George Clinton and David Libert. Courtesy of axiomgrl.

    George Clinton and David Libert. Courtesy of axiomgrl.

     

    Libert never found himself on the receiving end of those kind of attacks, and, as he had with other mercurial artists, David found a way to work with Prince that they could both respect, even if he found Prince to be “unusual.”

    Like some of his infamous clients, Libert dallied with cocaine, and his ties to drugs would lead him to dealing and ultimately to prison. But just prior to his stint in jail, Libert found himself at a crossroads that would have likely changed his life’s course forever. In the 1980s he was offered the chance to become the manager of an up-and-coming Los Angeles-based hard rock band, but needed $20,000 to prove himself and provide the group with some much-needed equipment. He turned to his brother for a loan. His brother turned Libert down, and with that went an opportunity of a lifetime. The decision also ended their friendship. They would never speak again. That band was Guns N’ Roses.

    After serving his time, Libert returned to the world of music, managing acts like Living Colour, and demonstrated that the skills he had learned on the road with some of rock’s biggest acts hadn’t withered in his time away. Libert would once again find demand for his services from both established and emerging acts. It was simply another demonstration of his resiliency and pure talent.

    Rock and Roll Warrior is a behind-the-scenes look into the rock and roll access and excess of a bygone era, a fun and fascinating read. Now at the age of 79, David Libert rescues dogs instead of rock stars. But his memory of this remarkable career and its most memorable moments is razor-sharp. Copper caught up with David Libert and learned that in rock and roll, there’s always room for a second act, or if nothing else, an extended encore.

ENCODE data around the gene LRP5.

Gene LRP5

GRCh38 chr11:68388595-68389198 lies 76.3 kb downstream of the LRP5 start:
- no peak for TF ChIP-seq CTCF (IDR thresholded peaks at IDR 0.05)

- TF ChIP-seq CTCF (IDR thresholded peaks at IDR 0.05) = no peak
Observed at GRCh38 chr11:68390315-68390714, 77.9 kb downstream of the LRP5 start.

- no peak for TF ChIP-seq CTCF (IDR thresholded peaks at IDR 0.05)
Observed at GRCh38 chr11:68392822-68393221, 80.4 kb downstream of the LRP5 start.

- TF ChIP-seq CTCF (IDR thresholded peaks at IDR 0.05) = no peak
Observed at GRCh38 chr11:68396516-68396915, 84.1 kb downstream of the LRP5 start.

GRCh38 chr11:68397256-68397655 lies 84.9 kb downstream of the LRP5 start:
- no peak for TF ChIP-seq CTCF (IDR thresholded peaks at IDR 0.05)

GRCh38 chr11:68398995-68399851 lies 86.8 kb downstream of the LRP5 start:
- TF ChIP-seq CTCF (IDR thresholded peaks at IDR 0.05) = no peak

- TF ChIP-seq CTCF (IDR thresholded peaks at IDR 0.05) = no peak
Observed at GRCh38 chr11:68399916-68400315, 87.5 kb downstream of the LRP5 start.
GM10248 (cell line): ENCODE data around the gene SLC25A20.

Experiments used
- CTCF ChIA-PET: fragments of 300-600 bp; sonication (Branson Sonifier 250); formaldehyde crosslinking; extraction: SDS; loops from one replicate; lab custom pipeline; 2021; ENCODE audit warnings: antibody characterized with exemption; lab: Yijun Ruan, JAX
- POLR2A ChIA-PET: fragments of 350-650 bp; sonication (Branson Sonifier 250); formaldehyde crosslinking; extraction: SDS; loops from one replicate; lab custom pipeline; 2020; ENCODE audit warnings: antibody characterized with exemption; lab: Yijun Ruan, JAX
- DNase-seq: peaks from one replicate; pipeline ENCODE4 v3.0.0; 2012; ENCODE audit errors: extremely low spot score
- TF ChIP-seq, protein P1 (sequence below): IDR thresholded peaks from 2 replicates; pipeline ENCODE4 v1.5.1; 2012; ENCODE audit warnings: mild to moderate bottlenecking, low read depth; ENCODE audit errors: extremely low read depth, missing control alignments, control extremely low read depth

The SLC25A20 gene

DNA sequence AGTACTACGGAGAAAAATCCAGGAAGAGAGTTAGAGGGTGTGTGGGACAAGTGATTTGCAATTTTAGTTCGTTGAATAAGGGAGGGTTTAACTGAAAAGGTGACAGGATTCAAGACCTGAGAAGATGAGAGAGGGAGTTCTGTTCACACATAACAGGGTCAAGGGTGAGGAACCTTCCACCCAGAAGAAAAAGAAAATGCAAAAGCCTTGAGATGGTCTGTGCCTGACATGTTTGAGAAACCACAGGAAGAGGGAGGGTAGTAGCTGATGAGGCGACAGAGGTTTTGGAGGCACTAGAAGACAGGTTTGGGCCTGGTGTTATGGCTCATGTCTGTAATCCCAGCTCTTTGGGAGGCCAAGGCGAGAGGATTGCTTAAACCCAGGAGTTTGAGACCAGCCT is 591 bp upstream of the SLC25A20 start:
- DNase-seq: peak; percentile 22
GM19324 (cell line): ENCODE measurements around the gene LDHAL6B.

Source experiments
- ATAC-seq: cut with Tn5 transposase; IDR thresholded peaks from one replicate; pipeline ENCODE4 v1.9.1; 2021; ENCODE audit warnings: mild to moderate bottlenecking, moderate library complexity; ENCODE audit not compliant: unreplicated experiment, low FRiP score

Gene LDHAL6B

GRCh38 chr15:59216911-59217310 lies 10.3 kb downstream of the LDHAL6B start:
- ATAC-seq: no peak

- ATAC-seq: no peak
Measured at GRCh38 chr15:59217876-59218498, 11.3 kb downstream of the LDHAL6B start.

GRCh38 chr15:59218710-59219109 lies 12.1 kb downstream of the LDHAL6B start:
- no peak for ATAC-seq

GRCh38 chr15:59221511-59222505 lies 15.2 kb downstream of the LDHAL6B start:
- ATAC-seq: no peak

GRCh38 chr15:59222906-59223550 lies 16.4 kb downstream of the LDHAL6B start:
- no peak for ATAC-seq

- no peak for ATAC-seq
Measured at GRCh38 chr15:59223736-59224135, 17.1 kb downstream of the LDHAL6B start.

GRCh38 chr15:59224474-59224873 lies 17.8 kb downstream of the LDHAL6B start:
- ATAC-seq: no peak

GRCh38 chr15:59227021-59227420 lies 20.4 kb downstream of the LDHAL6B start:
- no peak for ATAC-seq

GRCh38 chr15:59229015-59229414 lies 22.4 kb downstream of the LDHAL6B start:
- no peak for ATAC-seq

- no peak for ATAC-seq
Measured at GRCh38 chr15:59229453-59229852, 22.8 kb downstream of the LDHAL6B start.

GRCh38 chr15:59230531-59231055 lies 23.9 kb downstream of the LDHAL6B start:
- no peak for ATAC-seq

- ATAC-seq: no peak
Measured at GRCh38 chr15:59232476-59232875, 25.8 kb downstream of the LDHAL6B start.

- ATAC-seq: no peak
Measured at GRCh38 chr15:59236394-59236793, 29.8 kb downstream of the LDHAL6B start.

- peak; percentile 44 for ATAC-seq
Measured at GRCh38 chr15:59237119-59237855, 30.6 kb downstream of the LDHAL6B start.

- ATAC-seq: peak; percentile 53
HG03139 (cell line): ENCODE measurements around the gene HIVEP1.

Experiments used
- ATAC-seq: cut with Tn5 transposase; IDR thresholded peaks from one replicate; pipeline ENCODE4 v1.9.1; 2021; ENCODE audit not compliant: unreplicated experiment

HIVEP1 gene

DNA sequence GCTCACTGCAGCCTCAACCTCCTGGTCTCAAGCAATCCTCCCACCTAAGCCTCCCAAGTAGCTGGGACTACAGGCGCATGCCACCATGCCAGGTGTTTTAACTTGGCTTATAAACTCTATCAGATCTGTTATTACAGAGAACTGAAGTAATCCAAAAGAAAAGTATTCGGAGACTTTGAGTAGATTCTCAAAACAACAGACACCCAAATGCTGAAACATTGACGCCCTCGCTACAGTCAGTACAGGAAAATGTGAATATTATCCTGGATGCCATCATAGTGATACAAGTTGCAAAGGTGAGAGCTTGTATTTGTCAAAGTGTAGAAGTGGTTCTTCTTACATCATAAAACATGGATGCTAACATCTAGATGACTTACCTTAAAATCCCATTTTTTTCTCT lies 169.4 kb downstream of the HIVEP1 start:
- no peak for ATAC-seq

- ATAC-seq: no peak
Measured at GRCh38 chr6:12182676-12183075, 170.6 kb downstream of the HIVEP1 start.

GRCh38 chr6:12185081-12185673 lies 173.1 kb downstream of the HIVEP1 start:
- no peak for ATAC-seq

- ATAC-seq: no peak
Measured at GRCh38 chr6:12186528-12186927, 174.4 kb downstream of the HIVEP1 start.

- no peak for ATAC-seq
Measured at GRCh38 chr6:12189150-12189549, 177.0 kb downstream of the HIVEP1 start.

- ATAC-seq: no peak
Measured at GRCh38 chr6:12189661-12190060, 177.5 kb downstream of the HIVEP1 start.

Ray Chelstowski: You open the biography at the beginning of your life, as opposed to a specific moment on the road. That’s rare these days. How did you know that this was the right approach?

    David Libert: Well, it actually starts with a prologue about the Woodstock 1999 festival. It was added to give the book a reference point for how I got here. That led to going all of the way back to the beginning where I first became interest in music. Making a deal with my parents about [getting] piano lessons might seem rather insignificant, but it wasn’t. I was taking lessons but I could also play by ear. It made me feel that I could do what I was hearing people do in recorded music. It was what made me start to think that perhaps this could be my future.

    RC: There are so many salacious rock stories in your book. How do you know when a story is maybe too racy to be included?